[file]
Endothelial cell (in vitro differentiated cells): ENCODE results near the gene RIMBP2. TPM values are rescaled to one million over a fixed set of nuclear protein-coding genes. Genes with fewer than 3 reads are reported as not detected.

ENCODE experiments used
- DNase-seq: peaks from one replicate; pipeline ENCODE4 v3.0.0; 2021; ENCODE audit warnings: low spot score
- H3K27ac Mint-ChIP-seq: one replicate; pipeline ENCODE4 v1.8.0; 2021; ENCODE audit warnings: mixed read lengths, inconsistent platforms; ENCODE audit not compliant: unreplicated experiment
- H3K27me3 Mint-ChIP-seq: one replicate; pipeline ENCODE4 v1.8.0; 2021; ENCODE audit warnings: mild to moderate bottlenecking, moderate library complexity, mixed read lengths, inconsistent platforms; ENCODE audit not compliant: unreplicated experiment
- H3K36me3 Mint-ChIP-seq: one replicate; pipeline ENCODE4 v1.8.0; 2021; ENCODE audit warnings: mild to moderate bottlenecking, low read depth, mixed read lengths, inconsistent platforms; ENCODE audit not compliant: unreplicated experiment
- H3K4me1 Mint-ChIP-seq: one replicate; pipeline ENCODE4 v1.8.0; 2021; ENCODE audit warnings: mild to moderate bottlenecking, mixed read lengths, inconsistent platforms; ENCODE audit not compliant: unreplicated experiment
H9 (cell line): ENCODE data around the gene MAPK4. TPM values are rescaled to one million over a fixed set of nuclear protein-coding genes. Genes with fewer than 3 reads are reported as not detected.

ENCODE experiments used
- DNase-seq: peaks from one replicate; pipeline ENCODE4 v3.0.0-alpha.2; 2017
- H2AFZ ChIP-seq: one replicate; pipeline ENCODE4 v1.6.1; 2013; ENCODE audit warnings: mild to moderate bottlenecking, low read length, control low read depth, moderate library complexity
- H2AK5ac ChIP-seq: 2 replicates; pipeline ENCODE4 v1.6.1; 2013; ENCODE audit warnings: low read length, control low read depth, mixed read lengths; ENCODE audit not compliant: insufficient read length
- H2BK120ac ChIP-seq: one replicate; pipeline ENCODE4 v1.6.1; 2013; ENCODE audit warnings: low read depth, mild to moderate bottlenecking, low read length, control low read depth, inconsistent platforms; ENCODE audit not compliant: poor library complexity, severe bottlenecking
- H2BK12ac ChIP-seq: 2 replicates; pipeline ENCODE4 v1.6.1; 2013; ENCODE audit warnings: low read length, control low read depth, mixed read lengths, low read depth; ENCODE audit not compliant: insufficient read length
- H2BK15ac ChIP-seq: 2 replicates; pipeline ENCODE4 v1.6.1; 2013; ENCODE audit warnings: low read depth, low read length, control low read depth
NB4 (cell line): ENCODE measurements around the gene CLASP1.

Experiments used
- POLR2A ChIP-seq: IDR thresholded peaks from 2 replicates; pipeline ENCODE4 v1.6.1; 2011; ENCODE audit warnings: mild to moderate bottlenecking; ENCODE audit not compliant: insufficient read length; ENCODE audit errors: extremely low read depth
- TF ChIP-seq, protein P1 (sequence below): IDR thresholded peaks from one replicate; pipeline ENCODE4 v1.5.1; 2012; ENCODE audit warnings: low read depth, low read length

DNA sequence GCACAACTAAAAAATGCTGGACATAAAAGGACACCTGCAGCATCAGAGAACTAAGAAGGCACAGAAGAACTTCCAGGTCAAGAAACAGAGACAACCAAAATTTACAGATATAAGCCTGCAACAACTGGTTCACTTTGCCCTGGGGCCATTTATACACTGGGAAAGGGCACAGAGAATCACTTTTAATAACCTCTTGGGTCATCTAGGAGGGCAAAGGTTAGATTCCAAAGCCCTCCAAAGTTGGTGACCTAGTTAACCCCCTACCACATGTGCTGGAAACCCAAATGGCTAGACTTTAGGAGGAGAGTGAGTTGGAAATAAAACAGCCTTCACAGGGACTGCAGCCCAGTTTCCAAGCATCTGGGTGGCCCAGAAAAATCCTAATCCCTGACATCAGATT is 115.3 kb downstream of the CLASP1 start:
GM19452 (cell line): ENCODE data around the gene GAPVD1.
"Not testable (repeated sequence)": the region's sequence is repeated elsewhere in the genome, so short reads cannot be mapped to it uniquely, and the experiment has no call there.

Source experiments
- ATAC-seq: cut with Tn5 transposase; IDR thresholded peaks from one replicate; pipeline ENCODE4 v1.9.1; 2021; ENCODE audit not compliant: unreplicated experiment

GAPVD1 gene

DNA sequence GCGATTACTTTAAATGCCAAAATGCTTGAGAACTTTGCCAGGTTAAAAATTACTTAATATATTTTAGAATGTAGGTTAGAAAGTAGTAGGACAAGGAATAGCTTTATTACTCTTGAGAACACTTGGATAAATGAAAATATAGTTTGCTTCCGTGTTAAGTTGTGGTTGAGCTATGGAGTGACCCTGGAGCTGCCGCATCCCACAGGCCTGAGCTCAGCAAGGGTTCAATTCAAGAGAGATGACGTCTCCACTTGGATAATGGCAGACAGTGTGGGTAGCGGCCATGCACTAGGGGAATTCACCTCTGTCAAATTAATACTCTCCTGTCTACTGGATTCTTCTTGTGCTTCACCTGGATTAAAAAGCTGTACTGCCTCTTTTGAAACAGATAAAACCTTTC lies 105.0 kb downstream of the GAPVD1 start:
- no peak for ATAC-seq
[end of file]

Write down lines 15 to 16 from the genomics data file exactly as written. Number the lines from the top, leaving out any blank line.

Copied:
- H2BK15ac ChIP-seq: 2 replicates; pipeline ENCODE4 v1.6.1; 2013; ENCODE audit warnings: low read depth, low read length, control low read depth
NB4 (cell line): ENCODE measurements around the gene CLASP1.